Pavlov, Ivan Petrovich

Pavlov, Ivan Petrovich

Pavlov, Ivan Petrovich, 1849-1936, Russian physiologist and experimental psychologist. He was professor at the military medical academy and director of the physiology department at the Institute for Experimental Medicine, St. Petersburg, from 1890. Pavlov was a skillful ambidextrous surgeon; using dogs as experimental animals, he established fistulas from various parts of the digestive tract by which he obtained secretions of the salivary glands, pancreas, and liver without disturbing the nerve and blood supply. For his work on the physiology of the digestive glands he received the 1904 Nobel Prize in Physiology or Medicine. Using the same technique to create an artificial exterior pouch of the stomach, he experimented on nervous stimulation of gastric secretions and thus discovered the conditioned reflex (see behaviorism), which has had widespread influence in neurology and psychology. He also demonstrated that specific areas in the cerebral cortex are concerned with specific reflexes and based on these findings a mechanistic theory of human behavior that found political favor; in 1935 the government built a laboratory for him. His chief work was Conditioned Reflexes (1926, tr. 1927).

See biography by B. P. Babkin (1949); studies by E. Strauss (1963), H. Cuny (tr. 1965), and I. P. Frolov (tr. 1937, repr. 1970).

Ivan Petrovich Pavlov.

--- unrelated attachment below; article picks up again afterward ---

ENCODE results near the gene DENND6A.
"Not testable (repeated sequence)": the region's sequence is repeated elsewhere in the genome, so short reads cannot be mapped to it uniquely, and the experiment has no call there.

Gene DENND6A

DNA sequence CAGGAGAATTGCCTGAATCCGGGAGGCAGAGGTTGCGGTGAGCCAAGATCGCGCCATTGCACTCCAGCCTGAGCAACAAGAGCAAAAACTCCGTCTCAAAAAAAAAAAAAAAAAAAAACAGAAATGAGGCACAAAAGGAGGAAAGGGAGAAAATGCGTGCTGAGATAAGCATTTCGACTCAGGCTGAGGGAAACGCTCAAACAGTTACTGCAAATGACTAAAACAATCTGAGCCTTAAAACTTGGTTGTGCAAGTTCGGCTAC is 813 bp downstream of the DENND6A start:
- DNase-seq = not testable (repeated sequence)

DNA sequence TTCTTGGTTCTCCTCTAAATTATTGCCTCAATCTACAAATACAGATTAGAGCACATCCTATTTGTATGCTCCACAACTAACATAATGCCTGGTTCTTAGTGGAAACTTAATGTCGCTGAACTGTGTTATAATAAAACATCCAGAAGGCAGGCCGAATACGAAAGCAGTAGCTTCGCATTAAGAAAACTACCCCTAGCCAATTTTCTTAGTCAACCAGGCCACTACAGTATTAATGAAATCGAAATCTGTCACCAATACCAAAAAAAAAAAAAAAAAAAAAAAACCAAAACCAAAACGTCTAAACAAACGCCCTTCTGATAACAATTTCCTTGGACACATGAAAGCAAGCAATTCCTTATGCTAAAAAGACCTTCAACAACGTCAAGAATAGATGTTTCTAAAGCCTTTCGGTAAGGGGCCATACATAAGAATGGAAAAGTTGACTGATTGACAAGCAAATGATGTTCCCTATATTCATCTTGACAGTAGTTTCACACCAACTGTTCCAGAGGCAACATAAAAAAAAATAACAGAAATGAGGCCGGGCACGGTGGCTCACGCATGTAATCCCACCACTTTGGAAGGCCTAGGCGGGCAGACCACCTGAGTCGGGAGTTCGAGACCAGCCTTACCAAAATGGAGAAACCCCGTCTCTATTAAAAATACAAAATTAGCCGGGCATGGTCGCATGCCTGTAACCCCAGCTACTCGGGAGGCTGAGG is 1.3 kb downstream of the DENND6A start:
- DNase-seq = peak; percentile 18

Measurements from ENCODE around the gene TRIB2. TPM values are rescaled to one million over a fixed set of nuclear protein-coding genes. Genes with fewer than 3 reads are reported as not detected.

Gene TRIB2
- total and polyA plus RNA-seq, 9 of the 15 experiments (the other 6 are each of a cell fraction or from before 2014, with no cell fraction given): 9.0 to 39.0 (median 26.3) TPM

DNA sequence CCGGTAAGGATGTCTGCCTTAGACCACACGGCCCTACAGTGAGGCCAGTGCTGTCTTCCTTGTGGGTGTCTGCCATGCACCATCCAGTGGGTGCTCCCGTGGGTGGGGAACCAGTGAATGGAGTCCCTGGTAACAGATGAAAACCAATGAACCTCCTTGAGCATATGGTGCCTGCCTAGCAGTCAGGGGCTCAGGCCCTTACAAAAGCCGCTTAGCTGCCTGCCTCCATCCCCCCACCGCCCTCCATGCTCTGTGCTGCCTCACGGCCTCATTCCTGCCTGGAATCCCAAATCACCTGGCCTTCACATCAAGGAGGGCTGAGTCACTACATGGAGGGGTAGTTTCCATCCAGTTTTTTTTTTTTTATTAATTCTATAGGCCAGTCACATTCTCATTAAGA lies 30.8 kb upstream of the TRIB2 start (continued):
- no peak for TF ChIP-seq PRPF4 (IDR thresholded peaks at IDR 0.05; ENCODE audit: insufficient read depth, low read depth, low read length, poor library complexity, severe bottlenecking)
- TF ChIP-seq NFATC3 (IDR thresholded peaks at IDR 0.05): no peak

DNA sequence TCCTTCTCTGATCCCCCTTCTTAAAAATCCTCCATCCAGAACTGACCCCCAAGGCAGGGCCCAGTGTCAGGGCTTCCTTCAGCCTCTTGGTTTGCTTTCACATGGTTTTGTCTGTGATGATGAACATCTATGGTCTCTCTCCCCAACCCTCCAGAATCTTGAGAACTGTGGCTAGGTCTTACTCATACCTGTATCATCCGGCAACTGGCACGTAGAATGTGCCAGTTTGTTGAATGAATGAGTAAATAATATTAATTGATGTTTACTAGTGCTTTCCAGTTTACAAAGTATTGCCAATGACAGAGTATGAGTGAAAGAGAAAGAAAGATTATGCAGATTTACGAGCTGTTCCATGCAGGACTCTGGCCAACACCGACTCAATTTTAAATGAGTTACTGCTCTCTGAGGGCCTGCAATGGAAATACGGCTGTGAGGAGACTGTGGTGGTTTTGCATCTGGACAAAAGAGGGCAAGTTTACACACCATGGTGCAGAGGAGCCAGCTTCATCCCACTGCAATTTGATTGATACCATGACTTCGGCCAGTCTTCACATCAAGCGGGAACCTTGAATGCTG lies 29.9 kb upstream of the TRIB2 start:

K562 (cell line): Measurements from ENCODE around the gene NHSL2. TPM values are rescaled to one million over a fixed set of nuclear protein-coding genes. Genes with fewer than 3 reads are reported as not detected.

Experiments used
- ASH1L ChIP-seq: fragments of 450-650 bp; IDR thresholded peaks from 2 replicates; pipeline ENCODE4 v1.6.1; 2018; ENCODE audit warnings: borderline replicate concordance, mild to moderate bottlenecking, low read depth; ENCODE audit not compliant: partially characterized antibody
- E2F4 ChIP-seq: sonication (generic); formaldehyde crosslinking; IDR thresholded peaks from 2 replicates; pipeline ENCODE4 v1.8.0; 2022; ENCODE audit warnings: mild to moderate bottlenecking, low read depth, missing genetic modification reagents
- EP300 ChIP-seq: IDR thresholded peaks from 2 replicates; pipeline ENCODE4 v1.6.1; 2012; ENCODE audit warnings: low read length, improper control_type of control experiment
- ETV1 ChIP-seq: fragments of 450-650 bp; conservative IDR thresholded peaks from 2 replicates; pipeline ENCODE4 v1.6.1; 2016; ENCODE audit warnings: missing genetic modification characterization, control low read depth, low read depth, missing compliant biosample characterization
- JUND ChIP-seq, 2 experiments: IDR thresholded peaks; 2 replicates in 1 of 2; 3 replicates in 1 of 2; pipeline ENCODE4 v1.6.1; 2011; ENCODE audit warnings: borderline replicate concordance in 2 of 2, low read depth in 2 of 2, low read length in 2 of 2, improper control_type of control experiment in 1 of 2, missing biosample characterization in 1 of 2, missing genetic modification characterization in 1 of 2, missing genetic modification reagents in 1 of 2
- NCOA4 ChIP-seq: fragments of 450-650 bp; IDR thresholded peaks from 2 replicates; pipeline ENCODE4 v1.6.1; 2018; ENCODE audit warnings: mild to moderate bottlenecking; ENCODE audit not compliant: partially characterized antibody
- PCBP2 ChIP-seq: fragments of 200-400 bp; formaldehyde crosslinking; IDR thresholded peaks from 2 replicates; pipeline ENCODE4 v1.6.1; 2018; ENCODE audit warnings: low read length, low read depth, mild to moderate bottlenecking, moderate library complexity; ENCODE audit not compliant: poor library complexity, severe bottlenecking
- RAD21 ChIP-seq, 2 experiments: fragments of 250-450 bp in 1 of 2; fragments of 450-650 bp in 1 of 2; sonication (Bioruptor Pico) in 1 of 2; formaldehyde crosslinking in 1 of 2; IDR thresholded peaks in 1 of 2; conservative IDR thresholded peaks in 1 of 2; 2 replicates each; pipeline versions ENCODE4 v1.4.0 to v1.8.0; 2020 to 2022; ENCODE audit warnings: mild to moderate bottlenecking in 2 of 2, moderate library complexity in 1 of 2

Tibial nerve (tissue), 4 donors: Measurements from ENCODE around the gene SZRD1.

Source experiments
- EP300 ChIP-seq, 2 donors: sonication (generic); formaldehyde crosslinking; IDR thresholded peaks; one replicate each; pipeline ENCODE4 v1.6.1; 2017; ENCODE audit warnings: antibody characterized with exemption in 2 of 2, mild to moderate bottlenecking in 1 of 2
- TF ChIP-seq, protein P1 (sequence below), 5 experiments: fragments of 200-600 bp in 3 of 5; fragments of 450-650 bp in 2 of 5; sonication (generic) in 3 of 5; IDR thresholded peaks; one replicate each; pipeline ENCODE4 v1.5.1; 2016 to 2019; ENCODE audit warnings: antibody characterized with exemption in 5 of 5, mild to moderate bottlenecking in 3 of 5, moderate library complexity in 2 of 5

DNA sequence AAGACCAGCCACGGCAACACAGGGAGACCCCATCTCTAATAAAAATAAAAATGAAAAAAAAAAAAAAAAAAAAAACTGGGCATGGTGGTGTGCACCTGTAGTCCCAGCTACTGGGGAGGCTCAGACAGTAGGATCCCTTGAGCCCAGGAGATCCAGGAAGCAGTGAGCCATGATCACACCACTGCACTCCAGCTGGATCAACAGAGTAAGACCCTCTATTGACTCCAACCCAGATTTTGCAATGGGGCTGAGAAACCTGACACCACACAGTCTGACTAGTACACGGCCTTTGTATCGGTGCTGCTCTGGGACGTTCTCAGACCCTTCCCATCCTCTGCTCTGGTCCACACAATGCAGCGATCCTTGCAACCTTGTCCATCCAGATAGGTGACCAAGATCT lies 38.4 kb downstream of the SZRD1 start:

(born Sept. 26, 1849, Ryazan, Russia—died Feb. 27, 1936, Leningrad) Russian physiologist. He is known chiefly for the concept of the conditioned reflex. In his classic experiment, he found that a hungry dog trained to associate the sound of a bell with food salivated at the sound even in the absence of food. He expanded on Charles Sherrington's explanation of the spinal reflex. He also tried to apply his laws to human psychoses and language function. His ability to reduce a complex situation to a simple experiment and his pioneering studies relating human behaviour to the nervous system laid the basis for the scientific analysis of behaviour. After the Russian Revolution, he became an outspoken opponent of the communist government. He won a 1904 Nobel Prize for his work on digestive secretions.

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Pavlov and its feminine form Pavlova are common Russian (Па́влов, Па́влова) and Bulgarian family names. Their Ukrainian variant is Pavliv. All stem from Christian name Paul (Russian: Pavel; Ukrainian: Pavlo). These names may refer to many people and things:

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